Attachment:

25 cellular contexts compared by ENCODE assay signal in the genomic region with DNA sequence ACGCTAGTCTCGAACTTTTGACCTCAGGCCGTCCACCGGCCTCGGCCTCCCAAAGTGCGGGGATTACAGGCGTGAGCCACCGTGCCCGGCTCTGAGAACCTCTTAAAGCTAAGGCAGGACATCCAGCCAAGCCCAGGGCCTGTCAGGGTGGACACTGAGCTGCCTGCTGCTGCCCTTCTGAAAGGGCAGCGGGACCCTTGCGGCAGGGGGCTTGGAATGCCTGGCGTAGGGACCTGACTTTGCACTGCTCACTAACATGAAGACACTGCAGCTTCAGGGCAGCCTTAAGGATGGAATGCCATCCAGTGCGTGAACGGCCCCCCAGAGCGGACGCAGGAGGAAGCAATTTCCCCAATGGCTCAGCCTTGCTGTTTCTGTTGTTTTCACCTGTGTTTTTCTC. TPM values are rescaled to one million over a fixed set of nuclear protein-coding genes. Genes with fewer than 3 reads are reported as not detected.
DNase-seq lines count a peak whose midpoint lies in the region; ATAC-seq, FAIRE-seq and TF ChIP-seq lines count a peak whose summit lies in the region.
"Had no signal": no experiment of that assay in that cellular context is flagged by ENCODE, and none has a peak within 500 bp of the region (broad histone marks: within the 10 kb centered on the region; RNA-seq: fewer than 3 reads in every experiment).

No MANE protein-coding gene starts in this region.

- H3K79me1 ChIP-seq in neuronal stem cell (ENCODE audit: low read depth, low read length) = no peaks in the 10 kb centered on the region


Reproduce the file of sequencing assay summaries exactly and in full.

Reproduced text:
25 cellular contexts compared by ENCODE assay signal in the genomic region with DNA sequence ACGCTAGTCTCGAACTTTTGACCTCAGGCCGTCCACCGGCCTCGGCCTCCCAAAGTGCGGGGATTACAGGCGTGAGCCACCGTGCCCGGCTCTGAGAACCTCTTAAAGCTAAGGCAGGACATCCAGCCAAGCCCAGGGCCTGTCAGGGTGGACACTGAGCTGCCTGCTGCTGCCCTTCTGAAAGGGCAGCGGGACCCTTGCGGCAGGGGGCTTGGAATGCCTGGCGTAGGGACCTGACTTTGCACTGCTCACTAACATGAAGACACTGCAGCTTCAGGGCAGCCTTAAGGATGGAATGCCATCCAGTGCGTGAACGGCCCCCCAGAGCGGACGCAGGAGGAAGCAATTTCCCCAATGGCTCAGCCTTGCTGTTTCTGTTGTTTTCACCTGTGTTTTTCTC. TPM values are rescaled to one million over a fixed set of nuclear protein-coding genes. Genes with fewer than 3 reads are reported as not detected.
DNase-seq lines count a peak whose midpoint lies in the region; ATAC-seq, FAIRE-seq and TF ChIP-seq lines count a peak whose summit lies in the region.
"Had no signal": no experiment of that assay in that cellular context is flagged by ENCODE, and none has a peak within 500 bp of the region (broad histone marks: within the 10 kb centered on the region; RNA-seq: fewer than 3 reads in every experiment).

No MANE protein-coding gene starts in this region.

- H3K79me1 ChIP-seq in neuronal stem cell (ENCODE audit: low read depth, low read length) = no peaks in the 10 kb centered on the region